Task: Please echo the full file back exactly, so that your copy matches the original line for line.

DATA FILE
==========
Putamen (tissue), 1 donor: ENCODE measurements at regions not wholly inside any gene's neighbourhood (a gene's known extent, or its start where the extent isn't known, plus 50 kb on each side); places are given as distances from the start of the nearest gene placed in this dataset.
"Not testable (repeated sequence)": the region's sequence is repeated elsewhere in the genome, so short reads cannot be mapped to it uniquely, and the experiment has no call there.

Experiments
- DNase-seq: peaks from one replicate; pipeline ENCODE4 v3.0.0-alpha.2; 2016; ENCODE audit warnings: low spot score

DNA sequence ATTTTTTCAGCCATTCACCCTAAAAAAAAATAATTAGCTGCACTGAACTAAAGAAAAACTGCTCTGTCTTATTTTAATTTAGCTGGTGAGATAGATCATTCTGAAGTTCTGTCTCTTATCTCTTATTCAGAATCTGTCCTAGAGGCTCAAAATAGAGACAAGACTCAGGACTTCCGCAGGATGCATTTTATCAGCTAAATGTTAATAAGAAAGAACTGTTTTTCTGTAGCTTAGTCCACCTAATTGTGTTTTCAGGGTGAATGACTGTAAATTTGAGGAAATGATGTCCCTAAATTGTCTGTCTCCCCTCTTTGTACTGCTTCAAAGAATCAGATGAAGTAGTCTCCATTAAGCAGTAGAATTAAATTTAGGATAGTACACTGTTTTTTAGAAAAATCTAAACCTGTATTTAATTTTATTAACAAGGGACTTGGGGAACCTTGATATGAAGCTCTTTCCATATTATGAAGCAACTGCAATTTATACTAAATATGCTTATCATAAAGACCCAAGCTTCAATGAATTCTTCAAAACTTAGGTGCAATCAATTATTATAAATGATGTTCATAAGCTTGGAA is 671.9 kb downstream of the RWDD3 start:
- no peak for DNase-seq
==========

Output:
Putamen (tissue), 1 donor: ENCODE measurements at regions not wholly inside any gene's neighbourhood (a gene's known extent, or its start where the extent isn't known, plus 50 kb on each side); places are given as distances from the start of the nearest gene placed in this dataset.
"Not testable (repeated sequence)": the region's sequence is repeated elsewhere in the genome, so short reads cannot be mapped to it uniquely, and the experiment has no call there.

Experiments
- DNase-seq: peaks from one replicate; pipeline ENCODE4 v3.0.0-alpha.2; 2016; ENCODE audit warnings: low spot score

DNA sequence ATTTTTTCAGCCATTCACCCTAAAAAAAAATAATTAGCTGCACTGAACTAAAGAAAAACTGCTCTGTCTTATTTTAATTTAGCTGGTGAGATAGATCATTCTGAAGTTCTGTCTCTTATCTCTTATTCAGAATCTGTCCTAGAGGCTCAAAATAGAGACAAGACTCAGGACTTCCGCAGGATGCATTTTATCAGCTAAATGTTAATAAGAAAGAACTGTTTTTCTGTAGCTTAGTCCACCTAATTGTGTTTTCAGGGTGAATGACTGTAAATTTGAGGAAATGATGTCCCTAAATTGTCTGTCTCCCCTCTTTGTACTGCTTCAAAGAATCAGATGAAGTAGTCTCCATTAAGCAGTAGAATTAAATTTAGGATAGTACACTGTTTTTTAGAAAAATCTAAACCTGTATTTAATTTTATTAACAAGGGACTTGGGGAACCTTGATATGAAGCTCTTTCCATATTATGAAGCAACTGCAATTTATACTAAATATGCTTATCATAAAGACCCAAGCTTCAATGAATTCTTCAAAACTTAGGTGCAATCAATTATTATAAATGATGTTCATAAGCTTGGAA is 671.9 kb downstream of the RWDD3 start:
- no peak for DNase-seq